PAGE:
February 11, 2011 New York
For Fall, Ervell carried his love of the uniform essence of menswear to a logical limit. He joined the air force, in spirit at least. The aerial mood was established by a backdrop of billowing parachutes, which were gradually suffused with light, like clouds. It was a simple, beautiful effect. Cloud effects were also hand-painted on a silk twill bomber jacket. In fact, bombers and flight suits were the collection's key pieces, but, in this context, you could attribute a subtle aerodynamism to Ervell's trademark silhouette (the narrow pants had pleats stitched flat to emphasize the streamline), or the poncho/coat hybrid, aptly described as "billowing" in the show notes.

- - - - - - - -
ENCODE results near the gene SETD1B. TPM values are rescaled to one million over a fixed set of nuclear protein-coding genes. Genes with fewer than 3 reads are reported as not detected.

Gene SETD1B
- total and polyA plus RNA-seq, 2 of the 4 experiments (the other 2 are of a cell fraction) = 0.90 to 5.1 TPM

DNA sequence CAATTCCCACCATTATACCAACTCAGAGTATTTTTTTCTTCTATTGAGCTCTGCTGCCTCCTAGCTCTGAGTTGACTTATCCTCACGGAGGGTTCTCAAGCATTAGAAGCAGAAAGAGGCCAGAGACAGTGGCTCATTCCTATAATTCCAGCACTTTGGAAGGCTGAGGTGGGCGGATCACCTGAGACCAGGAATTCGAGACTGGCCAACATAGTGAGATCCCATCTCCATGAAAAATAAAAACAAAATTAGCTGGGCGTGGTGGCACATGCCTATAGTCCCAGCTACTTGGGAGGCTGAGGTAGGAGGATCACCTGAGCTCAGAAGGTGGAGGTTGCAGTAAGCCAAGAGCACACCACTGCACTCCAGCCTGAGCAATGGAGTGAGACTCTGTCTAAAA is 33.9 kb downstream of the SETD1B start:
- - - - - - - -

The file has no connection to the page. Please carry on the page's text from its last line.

Though there is no man's uniform as precise as a military one, Ervell's innate strictness also emphasized the uniformity of a gray tweed suit or preppy staples like a baseball jacket, Sperry Top-Siders, and button-down shirts (especially when they were buttoned up to the neck). So far, so predictable, except that the seasons of experience Ervell has now acquired helped him to throw that predictability off kilter. So the baseball jacket was knit; the flight suit he offered as an aerospace option for evening was pleather. The sobriety of a navy gab suit was disturbed by the sporty parka draped over it. And a latex hoodie (Ervell's love of rubber is one of his most endearing design quirks) peeked out from under one of the "billowing" coats. This element of subtle surprise is the kind of asset that is turning the shy and retiring Ervell into a quiet dynamo of New York menswear.